Bill was droving 500 stud bulls from Queensland to the Vestey’s properties at Victoria River Downs and Wave Hill when World War I hit in 1914, although he was not aware of it until 1915.

He finished his delivery of bulls and rode back into Queensland, enlisting in the 14th Reinforcement of the 2nd Light Horse Regiment at Rockhampton.

He started training early 1916, and sailed for Egypt.

After training in Egypt, he was detailed for the artillery and undertook further training in England before leaving for France in July 1916, attached to the 1st Section of the 5th Division Artillery Co, then later to the 14th Field Artillery Brigade.

He served as driver, bombardier and gunner in the Flanders/Somme area during most of the major battles including Ypres, Bapaume and Passchendaele.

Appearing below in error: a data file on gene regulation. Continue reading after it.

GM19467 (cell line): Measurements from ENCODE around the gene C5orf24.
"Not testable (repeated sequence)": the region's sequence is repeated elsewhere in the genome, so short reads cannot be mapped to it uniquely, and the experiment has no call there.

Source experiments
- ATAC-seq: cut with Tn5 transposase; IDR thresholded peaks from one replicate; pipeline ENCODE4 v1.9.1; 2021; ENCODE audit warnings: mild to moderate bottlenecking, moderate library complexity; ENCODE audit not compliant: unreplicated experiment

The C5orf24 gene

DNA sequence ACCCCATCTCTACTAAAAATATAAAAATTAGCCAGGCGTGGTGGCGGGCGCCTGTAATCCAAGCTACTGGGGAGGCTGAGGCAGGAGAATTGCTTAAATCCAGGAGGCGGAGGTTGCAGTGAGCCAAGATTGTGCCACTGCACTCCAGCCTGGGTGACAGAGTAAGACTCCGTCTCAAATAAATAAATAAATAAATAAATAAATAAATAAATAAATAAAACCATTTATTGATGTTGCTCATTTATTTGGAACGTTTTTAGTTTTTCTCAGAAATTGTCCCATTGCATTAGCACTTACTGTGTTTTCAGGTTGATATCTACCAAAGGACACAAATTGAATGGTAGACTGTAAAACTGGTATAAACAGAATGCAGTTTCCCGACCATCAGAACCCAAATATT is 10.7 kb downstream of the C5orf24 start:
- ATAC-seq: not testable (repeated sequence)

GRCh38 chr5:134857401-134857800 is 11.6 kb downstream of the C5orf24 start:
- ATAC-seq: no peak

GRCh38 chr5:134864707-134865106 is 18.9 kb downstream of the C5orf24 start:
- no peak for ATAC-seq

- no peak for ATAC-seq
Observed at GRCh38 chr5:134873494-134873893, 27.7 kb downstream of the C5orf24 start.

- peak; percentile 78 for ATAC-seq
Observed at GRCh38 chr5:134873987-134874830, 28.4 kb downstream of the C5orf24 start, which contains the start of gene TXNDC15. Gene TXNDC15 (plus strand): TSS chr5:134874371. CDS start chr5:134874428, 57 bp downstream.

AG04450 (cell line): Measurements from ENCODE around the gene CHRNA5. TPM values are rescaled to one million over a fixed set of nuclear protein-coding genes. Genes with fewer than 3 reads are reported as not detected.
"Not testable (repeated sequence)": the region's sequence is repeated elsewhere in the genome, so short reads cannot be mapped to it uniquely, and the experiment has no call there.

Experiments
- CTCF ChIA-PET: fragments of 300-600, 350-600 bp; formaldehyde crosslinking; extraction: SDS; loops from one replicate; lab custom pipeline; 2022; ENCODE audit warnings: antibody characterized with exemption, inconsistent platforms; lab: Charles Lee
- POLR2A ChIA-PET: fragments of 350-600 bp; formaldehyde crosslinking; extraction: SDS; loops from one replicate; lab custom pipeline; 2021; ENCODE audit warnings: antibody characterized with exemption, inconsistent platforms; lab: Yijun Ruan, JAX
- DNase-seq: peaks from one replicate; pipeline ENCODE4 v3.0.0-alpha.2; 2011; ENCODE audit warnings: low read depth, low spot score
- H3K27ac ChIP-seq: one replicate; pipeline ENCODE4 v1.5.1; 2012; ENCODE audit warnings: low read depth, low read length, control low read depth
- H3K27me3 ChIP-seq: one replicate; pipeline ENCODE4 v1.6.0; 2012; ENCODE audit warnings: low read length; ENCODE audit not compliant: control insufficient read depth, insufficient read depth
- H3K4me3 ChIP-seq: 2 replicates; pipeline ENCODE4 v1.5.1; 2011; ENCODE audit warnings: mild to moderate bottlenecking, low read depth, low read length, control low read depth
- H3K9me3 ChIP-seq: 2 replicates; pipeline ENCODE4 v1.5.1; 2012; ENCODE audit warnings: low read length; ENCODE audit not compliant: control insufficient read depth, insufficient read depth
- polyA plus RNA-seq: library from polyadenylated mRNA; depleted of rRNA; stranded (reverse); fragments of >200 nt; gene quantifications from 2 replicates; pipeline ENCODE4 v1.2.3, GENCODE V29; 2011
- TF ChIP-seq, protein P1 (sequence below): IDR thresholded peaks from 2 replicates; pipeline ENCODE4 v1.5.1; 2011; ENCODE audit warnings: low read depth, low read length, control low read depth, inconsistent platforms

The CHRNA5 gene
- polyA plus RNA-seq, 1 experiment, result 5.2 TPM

He was gassed while at Ypres, but was able to recover ‘behind lines’.

He also sustained some shrapnel wounds which affected his knee in later life.

Bill served in France until April 1919, and was awarded the Meritorious Service Medal for ‘Valuable Services rendered with the Armies in France and the Flanders’.

William ‘Bill’ Braitling.

After undertaking a six-month course on animal husbandry at The University of Edinburgh he returned to Australia and was discharged in late 1919.

Back in the Northern Territory and with a partner, Bill took up a small pastoral block on the eastern boundary of Victoria River Downs, naming it ‘Passchendaele’.

He built up a small herd of cattle but easy access to markets was a major obstacle.

On learning that the railway was to be extended to Alice Springs, giving better access to markets, he explored new country 400km north-west of Alice Springs in 1926.

He found it to be suitable as a cattle property and obtained a grazing licence over a suitably large area.